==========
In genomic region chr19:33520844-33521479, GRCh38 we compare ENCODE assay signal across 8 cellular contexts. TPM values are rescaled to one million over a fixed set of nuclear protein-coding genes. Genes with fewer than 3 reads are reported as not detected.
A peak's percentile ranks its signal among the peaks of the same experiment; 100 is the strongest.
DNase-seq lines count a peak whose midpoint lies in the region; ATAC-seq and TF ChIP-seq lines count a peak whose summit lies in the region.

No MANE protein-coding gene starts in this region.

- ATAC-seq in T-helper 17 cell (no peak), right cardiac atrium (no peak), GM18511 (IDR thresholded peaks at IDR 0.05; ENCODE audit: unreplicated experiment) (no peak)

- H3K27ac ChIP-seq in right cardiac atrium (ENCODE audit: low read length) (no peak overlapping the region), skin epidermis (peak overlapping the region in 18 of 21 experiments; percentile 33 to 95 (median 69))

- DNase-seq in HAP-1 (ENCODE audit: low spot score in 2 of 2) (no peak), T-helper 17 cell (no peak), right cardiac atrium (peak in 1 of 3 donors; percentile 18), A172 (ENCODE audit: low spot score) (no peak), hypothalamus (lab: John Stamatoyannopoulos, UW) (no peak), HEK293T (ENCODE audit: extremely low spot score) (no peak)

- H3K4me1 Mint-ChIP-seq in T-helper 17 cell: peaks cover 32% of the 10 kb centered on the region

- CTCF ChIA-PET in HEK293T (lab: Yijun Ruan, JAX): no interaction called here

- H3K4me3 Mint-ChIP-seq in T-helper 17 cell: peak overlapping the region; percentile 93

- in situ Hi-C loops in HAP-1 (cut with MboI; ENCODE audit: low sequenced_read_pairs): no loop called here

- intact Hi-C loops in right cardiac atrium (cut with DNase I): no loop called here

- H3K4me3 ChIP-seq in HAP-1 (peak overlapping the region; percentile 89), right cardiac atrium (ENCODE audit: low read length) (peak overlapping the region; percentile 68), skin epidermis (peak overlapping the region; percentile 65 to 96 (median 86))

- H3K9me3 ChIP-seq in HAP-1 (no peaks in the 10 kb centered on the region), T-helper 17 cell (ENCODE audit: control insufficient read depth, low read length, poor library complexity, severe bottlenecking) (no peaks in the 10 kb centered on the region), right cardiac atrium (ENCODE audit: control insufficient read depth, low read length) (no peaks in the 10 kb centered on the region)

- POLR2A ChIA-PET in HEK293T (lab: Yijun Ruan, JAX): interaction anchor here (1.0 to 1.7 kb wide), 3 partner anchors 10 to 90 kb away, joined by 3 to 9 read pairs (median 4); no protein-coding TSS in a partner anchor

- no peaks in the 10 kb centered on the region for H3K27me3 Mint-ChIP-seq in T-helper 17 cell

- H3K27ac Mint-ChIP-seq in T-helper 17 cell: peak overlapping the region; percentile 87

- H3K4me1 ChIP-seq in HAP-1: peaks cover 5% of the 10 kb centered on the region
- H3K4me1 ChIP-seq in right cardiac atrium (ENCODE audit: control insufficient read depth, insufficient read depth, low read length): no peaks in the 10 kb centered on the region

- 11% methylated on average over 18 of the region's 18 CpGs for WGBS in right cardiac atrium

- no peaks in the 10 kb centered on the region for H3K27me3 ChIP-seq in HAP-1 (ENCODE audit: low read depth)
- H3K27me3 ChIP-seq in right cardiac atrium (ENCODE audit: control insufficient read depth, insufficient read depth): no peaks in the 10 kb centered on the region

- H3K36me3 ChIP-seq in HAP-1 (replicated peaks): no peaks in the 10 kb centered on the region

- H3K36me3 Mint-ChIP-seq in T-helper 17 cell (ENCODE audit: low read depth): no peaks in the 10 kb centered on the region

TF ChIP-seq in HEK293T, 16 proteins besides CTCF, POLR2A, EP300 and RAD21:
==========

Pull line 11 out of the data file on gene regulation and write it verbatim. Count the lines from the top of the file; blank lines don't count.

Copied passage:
- in situ Hi-C loops in HAP-1 (cut with MboI; ENCODE audit: low sequenced_read_pairs): no loop called here